Education for Cognitive Development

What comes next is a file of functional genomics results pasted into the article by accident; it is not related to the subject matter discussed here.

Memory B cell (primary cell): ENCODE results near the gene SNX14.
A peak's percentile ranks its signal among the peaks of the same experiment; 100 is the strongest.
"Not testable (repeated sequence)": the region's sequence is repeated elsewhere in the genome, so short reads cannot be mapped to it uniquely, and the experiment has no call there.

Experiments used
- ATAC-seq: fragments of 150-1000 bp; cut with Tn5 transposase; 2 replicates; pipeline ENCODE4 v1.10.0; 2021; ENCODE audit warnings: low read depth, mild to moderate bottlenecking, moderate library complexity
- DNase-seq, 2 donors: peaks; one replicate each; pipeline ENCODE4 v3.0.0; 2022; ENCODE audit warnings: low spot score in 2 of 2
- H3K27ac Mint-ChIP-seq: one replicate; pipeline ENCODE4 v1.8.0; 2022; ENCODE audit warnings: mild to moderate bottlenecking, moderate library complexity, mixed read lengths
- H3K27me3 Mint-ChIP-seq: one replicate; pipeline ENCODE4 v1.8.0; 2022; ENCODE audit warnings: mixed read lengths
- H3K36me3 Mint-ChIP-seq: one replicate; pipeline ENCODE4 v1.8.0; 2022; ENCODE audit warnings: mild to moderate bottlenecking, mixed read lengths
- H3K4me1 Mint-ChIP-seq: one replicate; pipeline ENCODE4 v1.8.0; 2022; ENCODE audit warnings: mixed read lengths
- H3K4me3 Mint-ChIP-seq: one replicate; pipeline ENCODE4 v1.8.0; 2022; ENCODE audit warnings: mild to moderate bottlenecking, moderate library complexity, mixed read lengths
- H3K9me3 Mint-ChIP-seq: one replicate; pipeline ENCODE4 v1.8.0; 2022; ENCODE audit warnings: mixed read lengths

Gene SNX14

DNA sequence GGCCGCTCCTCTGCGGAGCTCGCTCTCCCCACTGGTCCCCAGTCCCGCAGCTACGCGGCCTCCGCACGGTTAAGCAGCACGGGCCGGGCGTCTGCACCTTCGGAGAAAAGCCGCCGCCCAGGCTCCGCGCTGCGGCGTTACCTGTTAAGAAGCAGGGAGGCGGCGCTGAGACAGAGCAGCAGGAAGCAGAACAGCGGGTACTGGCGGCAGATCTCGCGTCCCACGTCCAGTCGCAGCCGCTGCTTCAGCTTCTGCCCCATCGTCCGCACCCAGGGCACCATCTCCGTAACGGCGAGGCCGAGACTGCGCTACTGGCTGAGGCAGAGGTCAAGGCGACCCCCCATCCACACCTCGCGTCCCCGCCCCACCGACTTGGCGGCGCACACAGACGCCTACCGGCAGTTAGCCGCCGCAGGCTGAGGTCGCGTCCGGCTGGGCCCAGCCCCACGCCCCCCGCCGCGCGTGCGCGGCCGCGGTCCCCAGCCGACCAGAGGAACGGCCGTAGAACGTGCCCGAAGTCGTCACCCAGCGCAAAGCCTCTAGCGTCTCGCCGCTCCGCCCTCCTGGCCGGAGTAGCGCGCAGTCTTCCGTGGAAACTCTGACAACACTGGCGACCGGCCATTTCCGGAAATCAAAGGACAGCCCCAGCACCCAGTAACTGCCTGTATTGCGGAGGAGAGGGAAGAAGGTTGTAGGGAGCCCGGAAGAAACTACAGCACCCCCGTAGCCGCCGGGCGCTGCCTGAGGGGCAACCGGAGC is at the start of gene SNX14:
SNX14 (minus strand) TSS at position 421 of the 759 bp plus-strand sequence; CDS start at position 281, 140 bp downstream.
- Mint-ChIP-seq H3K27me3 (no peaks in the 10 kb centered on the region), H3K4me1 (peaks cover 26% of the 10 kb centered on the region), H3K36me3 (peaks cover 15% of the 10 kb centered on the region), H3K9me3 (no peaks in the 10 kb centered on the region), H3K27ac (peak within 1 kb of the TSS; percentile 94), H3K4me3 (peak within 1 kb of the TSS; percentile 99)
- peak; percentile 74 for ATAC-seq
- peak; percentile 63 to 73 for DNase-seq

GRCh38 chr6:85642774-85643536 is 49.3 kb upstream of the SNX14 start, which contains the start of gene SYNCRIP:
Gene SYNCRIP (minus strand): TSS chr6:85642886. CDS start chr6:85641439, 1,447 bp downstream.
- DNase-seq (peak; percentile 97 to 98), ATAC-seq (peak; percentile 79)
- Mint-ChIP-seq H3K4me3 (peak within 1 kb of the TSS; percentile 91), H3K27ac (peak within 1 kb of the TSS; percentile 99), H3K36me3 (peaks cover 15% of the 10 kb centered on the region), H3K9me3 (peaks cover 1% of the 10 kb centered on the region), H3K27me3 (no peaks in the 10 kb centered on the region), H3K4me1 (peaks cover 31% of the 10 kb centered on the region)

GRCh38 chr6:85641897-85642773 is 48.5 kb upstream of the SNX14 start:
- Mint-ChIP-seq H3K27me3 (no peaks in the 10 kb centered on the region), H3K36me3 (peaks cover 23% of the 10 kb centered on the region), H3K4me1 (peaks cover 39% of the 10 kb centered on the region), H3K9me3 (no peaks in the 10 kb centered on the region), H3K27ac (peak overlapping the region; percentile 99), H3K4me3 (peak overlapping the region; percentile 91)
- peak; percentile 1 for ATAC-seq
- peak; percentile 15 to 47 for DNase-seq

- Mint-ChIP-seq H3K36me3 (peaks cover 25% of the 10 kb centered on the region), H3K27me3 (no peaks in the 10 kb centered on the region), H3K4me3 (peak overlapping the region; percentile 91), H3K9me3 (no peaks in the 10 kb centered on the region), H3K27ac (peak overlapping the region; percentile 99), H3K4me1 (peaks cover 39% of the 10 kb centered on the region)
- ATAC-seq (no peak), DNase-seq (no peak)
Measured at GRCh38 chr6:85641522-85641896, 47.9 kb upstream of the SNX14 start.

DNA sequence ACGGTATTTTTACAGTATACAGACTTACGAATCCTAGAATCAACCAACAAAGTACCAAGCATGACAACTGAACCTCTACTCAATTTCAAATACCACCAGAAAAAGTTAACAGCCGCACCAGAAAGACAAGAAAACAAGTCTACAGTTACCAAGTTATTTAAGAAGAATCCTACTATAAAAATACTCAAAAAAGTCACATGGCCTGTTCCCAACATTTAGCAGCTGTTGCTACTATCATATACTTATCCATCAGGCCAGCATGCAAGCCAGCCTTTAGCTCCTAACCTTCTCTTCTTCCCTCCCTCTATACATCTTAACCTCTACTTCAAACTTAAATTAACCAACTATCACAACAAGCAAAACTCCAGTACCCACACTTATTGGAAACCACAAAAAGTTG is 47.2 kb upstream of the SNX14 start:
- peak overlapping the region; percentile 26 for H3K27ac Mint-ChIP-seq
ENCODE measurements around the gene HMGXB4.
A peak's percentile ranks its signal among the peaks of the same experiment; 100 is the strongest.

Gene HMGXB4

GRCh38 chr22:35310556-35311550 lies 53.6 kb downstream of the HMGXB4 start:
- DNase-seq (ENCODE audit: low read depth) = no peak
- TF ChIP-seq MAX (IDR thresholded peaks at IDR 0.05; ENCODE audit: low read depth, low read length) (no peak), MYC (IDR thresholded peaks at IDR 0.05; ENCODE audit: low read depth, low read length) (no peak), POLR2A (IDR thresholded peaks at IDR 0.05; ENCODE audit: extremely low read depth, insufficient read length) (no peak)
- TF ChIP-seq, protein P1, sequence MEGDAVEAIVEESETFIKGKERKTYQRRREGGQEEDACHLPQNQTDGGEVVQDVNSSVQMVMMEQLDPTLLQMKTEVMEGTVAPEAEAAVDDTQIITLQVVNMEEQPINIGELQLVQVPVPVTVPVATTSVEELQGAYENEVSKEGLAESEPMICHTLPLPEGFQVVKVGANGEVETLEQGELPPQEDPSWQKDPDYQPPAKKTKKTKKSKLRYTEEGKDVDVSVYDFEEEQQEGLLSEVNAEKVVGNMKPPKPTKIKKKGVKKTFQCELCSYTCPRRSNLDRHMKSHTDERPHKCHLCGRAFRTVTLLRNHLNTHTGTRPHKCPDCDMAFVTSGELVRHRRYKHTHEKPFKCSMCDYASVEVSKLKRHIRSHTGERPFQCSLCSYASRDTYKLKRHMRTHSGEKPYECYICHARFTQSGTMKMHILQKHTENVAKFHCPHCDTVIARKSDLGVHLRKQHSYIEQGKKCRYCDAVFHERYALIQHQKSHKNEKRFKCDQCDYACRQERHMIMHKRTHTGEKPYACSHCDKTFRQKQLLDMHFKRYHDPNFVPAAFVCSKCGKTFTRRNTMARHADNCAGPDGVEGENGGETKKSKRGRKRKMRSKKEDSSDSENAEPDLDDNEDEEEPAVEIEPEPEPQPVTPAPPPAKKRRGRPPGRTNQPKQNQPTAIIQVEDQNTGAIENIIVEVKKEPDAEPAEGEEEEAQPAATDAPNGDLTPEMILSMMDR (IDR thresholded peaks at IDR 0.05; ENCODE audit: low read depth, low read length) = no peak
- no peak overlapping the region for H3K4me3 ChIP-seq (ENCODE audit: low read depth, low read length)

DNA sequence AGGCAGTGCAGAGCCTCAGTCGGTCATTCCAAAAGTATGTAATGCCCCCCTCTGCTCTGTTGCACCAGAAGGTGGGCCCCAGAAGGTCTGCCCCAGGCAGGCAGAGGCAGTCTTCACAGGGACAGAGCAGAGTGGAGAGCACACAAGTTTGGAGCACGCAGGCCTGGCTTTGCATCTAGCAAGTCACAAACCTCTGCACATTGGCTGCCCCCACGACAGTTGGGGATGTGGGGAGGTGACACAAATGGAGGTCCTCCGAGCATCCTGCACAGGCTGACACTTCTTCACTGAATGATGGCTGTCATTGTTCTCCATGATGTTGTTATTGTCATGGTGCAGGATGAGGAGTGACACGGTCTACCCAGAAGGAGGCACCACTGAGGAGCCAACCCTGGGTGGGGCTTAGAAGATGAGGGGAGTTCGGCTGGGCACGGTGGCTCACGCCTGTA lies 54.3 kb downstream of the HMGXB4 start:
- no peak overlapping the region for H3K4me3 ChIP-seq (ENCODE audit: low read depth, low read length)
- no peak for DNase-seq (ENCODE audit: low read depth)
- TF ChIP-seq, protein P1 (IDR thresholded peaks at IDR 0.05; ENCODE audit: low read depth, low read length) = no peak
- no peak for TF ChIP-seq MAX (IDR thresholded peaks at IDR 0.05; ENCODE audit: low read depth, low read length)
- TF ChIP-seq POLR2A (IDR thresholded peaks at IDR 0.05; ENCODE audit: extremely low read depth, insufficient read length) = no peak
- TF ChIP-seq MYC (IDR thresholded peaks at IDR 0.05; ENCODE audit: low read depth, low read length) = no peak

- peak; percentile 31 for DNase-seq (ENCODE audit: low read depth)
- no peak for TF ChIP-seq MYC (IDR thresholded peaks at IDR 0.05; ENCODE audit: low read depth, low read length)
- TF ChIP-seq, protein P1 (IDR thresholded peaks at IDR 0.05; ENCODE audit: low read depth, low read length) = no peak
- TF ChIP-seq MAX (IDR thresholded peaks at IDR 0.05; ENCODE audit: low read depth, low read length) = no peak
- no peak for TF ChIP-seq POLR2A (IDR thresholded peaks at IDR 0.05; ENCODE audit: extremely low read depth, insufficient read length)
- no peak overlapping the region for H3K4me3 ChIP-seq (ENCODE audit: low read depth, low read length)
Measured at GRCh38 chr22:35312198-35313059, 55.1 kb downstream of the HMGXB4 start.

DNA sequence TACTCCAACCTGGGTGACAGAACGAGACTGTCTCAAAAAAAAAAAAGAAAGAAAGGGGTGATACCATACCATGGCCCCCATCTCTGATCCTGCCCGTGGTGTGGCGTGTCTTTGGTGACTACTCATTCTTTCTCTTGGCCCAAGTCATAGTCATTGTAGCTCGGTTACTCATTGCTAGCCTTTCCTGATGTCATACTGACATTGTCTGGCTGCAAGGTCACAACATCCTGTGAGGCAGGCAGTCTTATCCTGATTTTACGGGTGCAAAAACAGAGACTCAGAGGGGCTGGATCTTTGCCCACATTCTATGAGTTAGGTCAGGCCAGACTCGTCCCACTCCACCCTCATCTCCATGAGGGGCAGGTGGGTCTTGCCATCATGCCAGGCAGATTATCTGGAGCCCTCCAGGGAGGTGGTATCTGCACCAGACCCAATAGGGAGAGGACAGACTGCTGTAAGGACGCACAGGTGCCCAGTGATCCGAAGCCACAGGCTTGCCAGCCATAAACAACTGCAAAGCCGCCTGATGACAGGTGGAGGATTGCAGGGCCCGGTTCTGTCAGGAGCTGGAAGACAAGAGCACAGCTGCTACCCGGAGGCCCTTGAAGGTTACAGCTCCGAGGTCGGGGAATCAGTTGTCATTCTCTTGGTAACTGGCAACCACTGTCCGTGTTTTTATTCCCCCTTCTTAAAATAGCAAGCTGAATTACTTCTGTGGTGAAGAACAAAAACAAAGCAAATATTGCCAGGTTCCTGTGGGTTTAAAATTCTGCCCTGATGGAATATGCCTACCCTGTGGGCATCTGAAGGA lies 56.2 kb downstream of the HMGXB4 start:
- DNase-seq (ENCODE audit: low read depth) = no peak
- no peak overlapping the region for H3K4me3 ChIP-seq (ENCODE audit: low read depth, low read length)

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Originally published in Contemporary Psychology: APA Review of Books, 1979, Vol 24(2), 131–132. Reviews the book, Piaget for the Classroom Teacher by Barry J. Wadsworth (see record 1979-29507-000). Wadsworth states in his introduction “It is with a measure of uncertainty, but with a sincere feeling of challenge and urgency, that I set out to write a book that deals in large part with the application of Piaget's theory to educational practice”. He has met this challenge well, crafting a book that is enjoyable to read, intellectually sound, and packed with important ideas about the nature of cognitive development and the practice of teaching. The first two parts of the book focus the reader on key concepts in Piagetian theory such as the interplay of genetic factors and experience, operative and figurative knowing, motivation, the role of language, and several others. The third section addresses general questions about strategies for teaching and curriculum design, with a number of suggestions regarding reading, mathematics, science, and social studies. The final part of the book concerns assessment, indicating how Piaget's clinical approach differs from psychometric and pure observational techniques. (PsycINFO Database Record (c) 2006 APA, all rights reserved)

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